Credit Liz Westreused under Creative Commons In one of my previous posts I talked about how I use character biographies for my book.
The journey itself is a measure of where the character is along the progression between these two points: Everything else is preparation for this quest, progress along this quest, and aftermath of this quest.
The simple graph you see is the thing that is going to ensure that your novel has both incredible characters and satisfying plot. The Seeds of Change The knot is the thing that is wrong with your character.
You as novelist act as Fate or God over this character. So you begin sending difficulties into her life. She wants to keep things the way they are—stay in an abu- sive relationship, give up on her dreams, not stand up for herself, hang on to her bitterness, etc.
So you, as a good fiction deity, rain on her parade. You bring in positive examples of what her life could be like if she were to try an alternative way.
And then you put the squeeze on her something I like to call Escalation. But through the course of the tale you will show her clearly how her solu- tion is harming her and you will show her the bright, happy land she could enter if she went the new way.
She needs to be able to perceive what her alternatives are. What the character chooses in that moment is the all-important thing, the infinite pause when heaven and earth hold their breath to see what this person elects to do in her instant of perfect free choice.
The aftermath of that choice leads to the Final State and the end of the story. Your book is about what your main character decides at her moment of truth.
Everything else is just the vehicle to drive her to that pen- ultimate moment. Can you see how this is an application of our simple graphic?
The trip from one to the other is your story. But to keep your characters interesting you must also think about what your character can become. In fiction, as in life, people resist change.
Right up until the moment when it hurts too much. People dislike change, but they dislike unacceptable pain and consequences even more.Nov 17, · How to Create a Character. In this Article: Article Summary Creating a Compelling Character Organizing a Character Profile Adapting as You Write Community Q&A Creating a character when you’re writing a book, short story, or screenplay can be fun and exciting!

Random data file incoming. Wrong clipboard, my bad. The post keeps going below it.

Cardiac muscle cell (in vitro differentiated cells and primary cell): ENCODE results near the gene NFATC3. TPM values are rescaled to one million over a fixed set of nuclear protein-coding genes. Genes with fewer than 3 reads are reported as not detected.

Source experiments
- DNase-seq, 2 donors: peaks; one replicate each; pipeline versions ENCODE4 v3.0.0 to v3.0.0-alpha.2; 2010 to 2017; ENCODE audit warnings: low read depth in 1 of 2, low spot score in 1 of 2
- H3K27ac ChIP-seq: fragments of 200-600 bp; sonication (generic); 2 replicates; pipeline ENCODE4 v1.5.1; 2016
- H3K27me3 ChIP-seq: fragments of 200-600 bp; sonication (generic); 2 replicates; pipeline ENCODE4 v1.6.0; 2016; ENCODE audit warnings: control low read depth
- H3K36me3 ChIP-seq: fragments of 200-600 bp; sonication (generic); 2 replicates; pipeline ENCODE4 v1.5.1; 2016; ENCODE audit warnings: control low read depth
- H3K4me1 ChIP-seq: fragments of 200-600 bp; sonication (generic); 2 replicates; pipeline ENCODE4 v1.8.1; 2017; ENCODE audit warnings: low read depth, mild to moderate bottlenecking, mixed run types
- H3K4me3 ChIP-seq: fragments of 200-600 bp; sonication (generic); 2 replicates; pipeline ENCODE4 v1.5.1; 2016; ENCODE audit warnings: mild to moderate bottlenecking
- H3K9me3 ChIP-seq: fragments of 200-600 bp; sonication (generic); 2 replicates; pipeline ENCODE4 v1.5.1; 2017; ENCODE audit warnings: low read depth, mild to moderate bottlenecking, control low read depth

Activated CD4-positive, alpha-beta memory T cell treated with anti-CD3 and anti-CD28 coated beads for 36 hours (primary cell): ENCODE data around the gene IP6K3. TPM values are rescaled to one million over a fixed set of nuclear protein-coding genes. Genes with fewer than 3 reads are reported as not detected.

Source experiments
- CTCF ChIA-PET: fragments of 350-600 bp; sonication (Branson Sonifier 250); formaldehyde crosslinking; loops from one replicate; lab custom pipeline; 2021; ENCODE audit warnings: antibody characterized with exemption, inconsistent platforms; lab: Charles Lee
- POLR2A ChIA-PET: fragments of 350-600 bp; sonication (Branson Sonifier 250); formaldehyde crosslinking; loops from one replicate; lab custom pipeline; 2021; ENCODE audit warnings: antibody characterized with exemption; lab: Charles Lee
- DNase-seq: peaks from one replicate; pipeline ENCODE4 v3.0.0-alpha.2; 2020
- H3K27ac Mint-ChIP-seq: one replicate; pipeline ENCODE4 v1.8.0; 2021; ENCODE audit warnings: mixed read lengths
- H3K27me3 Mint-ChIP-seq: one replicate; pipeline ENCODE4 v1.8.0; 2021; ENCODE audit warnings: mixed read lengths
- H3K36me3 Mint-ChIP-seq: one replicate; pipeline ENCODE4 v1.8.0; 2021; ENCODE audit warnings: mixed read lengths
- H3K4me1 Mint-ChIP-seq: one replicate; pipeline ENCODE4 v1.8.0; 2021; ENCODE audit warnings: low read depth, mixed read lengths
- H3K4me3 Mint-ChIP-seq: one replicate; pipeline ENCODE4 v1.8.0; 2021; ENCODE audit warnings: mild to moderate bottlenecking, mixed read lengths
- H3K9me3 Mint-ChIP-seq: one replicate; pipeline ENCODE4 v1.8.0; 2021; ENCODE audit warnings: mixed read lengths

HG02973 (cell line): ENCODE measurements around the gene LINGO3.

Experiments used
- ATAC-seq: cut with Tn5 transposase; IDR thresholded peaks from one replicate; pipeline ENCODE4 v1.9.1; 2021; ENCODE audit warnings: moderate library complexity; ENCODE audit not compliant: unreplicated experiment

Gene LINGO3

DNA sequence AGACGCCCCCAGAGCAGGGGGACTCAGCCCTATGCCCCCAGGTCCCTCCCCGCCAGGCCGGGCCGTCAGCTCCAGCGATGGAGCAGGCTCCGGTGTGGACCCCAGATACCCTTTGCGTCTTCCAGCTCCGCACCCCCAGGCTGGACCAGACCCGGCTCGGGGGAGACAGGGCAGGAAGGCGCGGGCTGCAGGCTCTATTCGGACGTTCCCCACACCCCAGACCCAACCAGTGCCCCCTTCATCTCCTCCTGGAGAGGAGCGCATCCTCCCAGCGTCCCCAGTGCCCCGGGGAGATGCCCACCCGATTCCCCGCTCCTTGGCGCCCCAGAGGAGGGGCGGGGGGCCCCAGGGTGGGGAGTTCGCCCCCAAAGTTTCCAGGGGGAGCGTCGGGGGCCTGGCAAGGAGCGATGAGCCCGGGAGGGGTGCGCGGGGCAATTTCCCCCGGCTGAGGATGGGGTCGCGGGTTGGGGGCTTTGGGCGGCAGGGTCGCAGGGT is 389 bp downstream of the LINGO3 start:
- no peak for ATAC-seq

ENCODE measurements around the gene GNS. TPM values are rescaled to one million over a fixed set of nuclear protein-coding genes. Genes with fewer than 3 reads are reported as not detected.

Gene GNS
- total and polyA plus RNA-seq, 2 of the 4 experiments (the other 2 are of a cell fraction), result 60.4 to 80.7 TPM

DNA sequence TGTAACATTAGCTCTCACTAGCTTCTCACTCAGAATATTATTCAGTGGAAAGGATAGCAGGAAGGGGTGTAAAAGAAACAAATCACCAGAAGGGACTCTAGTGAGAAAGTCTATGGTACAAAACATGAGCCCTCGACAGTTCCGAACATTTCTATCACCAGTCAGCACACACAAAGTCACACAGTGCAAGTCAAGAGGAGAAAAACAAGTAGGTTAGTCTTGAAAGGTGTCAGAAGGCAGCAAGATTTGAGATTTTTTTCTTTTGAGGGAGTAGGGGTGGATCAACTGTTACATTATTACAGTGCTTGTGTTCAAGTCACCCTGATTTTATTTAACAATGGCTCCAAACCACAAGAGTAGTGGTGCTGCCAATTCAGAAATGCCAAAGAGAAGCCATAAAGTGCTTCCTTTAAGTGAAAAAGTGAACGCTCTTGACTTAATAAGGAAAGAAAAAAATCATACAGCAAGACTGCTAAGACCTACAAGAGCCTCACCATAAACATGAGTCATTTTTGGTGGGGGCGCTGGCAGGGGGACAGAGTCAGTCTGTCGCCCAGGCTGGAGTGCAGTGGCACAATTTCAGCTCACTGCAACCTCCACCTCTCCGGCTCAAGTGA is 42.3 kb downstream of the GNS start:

Character profiles are especially helpful for novels which involve several main characters and for stories which use multiple points of view. Character profiles are useful when writing in any genre. Depending on the genre in which you write, you will create additional sections on the Character Profile Worksheet.
Writing character profiles is an easy way to invent characters and to come up with short story ideas or start a novel outline. Use these helpful questionnaires to begin. Menu. Probably your book will be about a character who changes for the best.
But there’s also room for characters who change for the worse. Indeed, though they may lead to depressing, poor-selling books if given the lead role, these tragic characters are fascinating to watch.
Besides, the above mentioned perks of exploiting a character bio make it an essential part of writing a fiction novel. Moreover, creating your own persons, though not real but unique, is fascinating. Still, most probably novice fiction writers don’t tend to think so simply because they get lost while overthinking what they should include and what shouldn’t.
Writing character backstory that feels real: 5 tips Character backstory – the past events and formative experiences that shape who your characters are – is key to creating characters of breadth and depth.